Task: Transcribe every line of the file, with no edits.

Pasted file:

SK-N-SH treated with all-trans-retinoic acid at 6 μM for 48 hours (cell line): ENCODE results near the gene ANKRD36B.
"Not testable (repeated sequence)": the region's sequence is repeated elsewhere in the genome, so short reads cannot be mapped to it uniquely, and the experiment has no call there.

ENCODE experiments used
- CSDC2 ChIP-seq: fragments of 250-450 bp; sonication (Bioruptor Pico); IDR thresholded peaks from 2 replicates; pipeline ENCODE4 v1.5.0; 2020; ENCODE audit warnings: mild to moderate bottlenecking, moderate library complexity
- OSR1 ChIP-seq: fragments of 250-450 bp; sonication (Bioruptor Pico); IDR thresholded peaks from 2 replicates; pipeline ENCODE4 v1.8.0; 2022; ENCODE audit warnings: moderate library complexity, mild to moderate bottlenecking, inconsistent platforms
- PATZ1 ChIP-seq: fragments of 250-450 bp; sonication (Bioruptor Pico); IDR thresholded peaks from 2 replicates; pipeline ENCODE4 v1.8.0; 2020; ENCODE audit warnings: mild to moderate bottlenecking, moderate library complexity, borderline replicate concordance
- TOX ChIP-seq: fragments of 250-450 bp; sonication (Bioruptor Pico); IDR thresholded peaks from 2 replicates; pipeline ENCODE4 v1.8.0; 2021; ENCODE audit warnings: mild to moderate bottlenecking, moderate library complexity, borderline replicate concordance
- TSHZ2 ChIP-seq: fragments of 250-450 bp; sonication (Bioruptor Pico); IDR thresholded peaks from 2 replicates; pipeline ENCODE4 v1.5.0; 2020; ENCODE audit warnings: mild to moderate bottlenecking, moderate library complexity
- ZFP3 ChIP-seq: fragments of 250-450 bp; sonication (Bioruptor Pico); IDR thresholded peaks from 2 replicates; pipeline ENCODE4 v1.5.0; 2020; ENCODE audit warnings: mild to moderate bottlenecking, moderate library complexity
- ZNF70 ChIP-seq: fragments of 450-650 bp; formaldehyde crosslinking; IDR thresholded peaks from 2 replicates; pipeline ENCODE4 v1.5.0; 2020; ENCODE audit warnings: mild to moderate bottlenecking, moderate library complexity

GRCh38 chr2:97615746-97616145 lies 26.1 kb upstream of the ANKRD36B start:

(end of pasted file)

SK-N-SH treated with all-trans-retinoic acid at 6 μM for 48 hours (cell line): ENCODE results near the gene ANKRD36B.
"Not testable (repeated sequence)": the region's sequence is repeated elsewhere in the genome, so short reads cannot be mapped to it uniquely, and the experiment has no call there.

ENCODE experiments used
- CSDC2 ChIP-seq: fragments of 250-450 bp; sonication (Bioruptor Pico); IDR thresholded peaks from 2 replicates; pipeline ENCODE4 v1.5.0; 2020; ENCODE audit warnings: mild to moderate bottlenecking, moderate library complexity
- OSR1 ChIP-seq: fragments of 250-450 bp; sonication (Bioruptor Pico); IDR thresholded peaks from 2 replicates; pipeline ENCODE4 v1.8.0; 2022; ENCODE audit warnings: moderate library complexity, mild to moderate bottlenecking, inconsistent platforms
- PATZ1 ChIP-seq: fragments of 250-450 bp; sonication (Bioruptor Pico); IDR thresholded peaks from 2 replicates; pipeline ENCODE4 v1.8.0; 2020; ENCODE audit warnings: mild to moderate bottlenecking, moderate library complexity, borderline replicate concordance
- TOX ChIP-seq: fragments of 250-450 bp; sonication (Bioruptor Pico); IDR thresholded peaks from 2 replicates; pipeline ENCODE4 v1.8.0; 2021; ENCODE audit warnings: mild to moderate bottlenecking, moderate library complexity, borderline replicate concordance
- TSHZ2 ChIP-seq: fragments of 250-450 bp; sonication (Bioruptor Pico); IDR thresholded peaks from 2 replicates; pipeline ENCODE4 v1.5.0; 2020; ENCODE audit warnings: mild to moderate bottlenecking, moderate library complexity
- ZFP3 ChIP-seq: fragments of 250-450 bp; sonication (Bioruptor Pico); IDR thresholded peaks from 2 replicates; pipeline ENCODE4 v1.5.0; 2020; ENCODE audit warnings: mild to moderate bottlenecking, moderate library complexity
- ZNF70 ChIP-seq: fragments of 450-650 bp; formaldehyde crosslinking; IDR thresholded peaks from 2 replicates; pipeline ENCODE4 v1.5.0; 2020; ENCODE audit warnings: mild to moderate bottlenecking, moderate library complexity

GRCh38 chr2:97615746-97616145 lies 26.1 kb upstream of the ANKRD36B start: